Vornov's work proves, again, good things come in small packages


October 25, 1990|By John Dorsey | John Dorsey,Sun Art Critic

In Karen Vornov's multi-part paintings at Knight Gomez (through November 24), there is something of postmodernism, something of the fragmentation of modern-day life, something of the media barrage of stimuli.

In "Riomaggiore," the viewer feels on a roller-coaster of kaleidoscopic colors and conflicting spaces -- in one panel being hurtled into the picture, in another abruptly stopped. "Pigeons in the Ruins" gives us a columned porch and a Palazzo Vecchio-like tower lurching this way and that, as if disoriented. "Sunken Scow" is a series of urban views presented as momentary glimpses.

Vornov's got a good idea going in these but there is something overdesigned about some of her larger, more finished, more visually aggressive works. Some of the smaller studies also included here, such as "Study for Dumpsters," are in certain ways more satisfying -- they are more abstract, their colors are more subdued, they let you participate in a way that "Riomaggiore," for instance, doesn't. There's a point, of course, to Vornov's stridency, but it's off-putting, even if intentional. "Sunken Scow" is one of the most successful works in the show because it walks a line between the bigger and louder works and the smaller and quieter ones.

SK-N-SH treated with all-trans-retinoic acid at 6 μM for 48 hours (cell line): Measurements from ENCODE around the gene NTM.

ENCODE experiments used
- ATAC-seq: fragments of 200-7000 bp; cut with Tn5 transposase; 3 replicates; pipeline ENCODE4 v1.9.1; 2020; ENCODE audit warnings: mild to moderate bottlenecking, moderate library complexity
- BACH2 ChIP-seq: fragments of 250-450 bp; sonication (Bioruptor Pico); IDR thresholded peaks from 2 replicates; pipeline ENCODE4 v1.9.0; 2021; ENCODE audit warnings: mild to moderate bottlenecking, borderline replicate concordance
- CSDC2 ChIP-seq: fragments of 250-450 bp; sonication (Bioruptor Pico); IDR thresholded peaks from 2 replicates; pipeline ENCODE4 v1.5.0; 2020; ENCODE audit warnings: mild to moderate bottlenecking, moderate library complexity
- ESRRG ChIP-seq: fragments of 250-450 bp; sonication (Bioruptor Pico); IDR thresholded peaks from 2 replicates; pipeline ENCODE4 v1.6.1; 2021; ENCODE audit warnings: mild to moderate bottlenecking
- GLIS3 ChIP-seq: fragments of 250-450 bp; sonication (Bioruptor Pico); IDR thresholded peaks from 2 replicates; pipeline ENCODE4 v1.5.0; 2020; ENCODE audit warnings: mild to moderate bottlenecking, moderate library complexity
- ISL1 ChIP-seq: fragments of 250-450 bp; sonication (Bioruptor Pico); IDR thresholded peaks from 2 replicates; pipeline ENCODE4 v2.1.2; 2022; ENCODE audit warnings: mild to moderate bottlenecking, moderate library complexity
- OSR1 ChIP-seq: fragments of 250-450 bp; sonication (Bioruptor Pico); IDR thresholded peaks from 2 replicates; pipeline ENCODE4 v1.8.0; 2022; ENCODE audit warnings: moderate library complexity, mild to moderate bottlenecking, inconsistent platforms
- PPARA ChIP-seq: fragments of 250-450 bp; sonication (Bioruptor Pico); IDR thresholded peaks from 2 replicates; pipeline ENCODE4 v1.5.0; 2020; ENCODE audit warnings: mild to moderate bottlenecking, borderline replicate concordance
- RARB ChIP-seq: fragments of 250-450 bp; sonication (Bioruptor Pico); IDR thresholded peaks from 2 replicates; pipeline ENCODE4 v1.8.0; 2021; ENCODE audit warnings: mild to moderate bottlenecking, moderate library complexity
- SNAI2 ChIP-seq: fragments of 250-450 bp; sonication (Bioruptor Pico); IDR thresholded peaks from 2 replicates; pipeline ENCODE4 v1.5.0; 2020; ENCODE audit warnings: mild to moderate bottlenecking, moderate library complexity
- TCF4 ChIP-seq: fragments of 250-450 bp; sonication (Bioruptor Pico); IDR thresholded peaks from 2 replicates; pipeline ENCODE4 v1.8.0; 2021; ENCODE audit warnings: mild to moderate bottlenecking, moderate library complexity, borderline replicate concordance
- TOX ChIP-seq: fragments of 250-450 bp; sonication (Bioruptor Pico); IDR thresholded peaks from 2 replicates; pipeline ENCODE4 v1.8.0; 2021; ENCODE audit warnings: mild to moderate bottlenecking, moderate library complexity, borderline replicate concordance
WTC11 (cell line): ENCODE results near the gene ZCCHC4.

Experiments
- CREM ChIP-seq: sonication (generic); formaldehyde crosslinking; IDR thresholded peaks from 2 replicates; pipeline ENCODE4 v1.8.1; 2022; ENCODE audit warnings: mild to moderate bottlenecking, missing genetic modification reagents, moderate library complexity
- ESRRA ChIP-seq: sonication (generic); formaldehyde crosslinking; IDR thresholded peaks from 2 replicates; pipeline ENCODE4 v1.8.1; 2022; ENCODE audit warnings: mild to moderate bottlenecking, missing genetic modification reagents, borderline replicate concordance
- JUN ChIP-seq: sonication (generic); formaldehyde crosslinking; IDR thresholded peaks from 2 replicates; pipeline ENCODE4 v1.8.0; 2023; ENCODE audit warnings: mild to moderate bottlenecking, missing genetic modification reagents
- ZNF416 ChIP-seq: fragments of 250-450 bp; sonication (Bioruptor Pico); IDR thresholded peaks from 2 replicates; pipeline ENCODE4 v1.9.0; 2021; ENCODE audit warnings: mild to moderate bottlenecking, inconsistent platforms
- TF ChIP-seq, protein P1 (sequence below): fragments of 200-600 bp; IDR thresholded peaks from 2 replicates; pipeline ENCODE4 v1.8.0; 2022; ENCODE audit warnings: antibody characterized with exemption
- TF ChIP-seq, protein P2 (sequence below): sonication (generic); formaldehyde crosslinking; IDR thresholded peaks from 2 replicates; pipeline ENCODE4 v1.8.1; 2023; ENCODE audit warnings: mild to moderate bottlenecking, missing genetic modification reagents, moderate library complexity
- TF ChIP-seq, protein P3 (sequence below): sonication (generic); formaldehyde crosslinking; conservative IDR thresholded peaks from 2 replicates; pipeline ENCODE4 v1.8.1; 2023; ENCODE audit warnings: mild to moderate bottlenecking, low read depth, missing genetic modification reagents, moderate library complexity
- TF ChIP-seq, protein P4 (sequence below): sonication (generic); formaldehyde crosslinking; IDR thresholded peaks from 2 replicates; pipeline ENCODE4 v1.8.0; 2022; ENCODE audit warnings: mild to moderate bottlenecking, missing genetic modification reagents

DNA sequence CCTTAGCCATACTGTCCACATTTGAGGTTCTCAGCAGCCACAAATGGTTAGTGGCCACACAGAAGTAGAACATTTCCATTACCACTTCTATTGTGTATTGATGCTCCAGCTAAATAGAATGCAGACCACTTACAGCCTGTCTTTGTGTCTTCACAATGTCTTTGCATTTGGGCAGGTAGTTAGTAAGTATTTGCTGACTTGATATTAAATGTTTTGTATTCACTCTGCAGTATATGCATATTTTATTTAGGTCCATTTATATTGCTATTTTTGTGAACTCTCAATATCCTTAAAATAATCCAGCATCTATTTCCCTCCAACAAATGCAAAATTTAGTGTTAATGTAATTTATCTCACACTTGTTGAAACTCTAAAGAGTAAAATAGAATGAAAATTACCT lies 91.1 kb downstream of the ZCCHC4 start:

Carole Jean Bertsch's photographs, most of them hand-colored, depict costumed people in odd, sometimes garish, sometimes vaguely disturbing settings. These, we have the feeling, are people acting out, people being outrageous or strange as a way of dealing with life, of making do with what one doesn't have.

Just as the little kids in "Train Ride" wear adults' clothes because they want to be grown up, just as the young girl in "Wanton" yearns for a sophistication beyond her years, so the adults in other works ("Chameleon," "St. Saidee Statue") leave an impression of a kind of yearning. There's a sadness in these photographs, but there's also a sense of dealing with the sadness that affects all life, so they speak of courage, too. In short, they're affecting.

The grouping of "Foto Fetishes" on one wall, however, does not leave the same impression. Little photos are dressed up in tacky, gaudy frames that make icons of them. One senses that Bertsch is getting at the same point as in her larger photographs, but the deliberate, affected nature of the vulgarity here makes genuine emotion seem somehow out of place.

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